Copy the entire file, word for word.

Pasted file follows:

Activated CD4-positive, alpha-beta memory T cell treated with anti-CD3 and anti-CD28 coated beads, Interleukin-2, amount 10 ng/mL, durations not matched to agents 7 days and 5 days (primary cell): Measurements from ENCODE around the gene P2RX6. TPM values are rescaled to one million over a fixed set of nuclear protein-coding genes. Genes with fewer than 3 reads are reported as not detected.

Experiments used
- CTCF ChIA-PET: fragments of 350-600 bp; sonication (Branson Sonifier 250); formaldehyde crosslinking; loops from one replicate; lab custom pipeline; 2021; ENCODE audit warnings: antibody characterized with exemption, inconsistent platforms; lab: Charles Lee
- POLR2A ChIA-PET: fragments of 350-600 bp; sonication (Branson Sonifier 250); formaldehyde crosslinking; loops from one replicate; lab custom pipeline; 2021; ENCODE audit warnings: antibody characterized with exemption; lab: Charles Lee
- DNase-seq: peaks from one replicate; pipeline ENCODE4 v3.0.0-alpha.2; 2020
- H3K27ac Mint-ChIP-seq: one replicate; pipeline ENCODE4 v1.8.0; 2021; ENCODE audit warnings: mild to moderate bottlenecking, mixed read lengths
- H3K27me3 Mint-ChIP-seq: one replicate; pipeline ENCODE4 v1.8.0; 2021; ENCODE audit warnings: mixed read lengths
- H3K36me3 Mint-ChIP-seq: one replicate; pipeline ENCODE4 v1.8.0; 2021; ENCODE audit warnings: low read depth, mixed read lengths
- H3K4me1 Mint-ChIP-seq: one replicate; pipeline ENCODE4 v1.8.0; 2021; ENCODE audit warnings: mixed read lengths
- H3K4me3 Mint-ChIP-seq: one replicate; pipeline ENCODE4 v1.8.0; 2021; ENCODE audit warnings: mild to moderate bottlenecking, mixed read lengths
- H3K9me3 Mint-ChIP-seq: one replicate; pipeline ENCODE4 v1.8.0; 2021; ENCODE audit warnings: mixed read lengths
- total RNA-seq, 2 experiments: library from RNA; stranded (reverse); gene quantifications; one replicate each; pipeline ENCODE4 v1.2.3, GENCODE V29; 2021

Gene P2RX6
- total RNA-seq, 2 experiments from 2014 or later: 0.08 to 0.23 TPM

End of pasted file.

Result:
Activated CD4-positive, alpha-beta memory T cell treated with anti-CD3 and anti-CD28 coated beads, Interleukin-2, amount 10 ng/mL, durations not matched to agents 7 days and 5 days (primary cell): Measurements from ENCODE around the gene P2RX6. TPM values are rescaled to one million over a fixed set of nuclear protein-coding genes. Genes with fewer than 3 reads are reported as not detected.

Experiments used
- CTCF ChIA-PET: fragments of 350-600 bp; sonication (Branson Sonifier 250); formaldehyde crosslinking; loops from one replicate; lab custom pipeline; 2021; ENCODE audit warnings: antibody characterized with exemption, inconsistent platforms; lab: Charles Lee
- POLR2A ChIA-PET: fragments of 350-600 bp; sonication (Branson Sonifier 250); formaldehyde crosslinking; loops from one replicate; lab custom pipeline; 2021; ENCODE audit warnings: antibody characterized with exemption; lab: Charles Lee
- DNase-seq: peaks from one replicate; pipeline ENCODE4 v3.0.0-alpha.2; 2020
- H3K27ac Mint-ChIP-seq: one replicate; pipeline ENCODE4 v1.8.0; 2021; ENCODE audit warnings: mild to moderate bottlenecking, mixed read lengths
- H3K27me3 Mint-ChIP-seq: one replicate; pipeline ENCODE4 v1.8.0; 2021; ENCODE audit warnings: mixed read lengths
- H3K36me3 Mint-ChIP-seq: one replicate; pipeline ENCODE4 v1.8.0; 2021; ENCODE audit warnings: low read depth, mixed read lengths
- H3K4me1 Mint-ChIP-seq: one replicate; pipeline ENCODE4 v1.8.0; 2021; ENCODE audit warnings: mixed read lengths
- H3K4me3 Mint-ChIP-seq: one replicate; pipeline ENCODE4 v1.8.0; 2021; ENCODE audit warnings: mild to moderate bottlenecking, mixed read lengths
- H3K9me3 Mint-ChIP-seq: one replicate; pipeline ENCODE4 v1.8.0; 2021; ENCODE audit warnings: mixed read lengths
- total RNA-seq, 2 experiments: library from RNA; stranded (reverse); gene quantifications; one replicate each; pipeline ENCODE4 v1.2.3, GENCODE V29; 2021

Gene P2RX6
- total RNA-seq, 2 experiments from 2014 or later: 0.08 to 0.23 TPM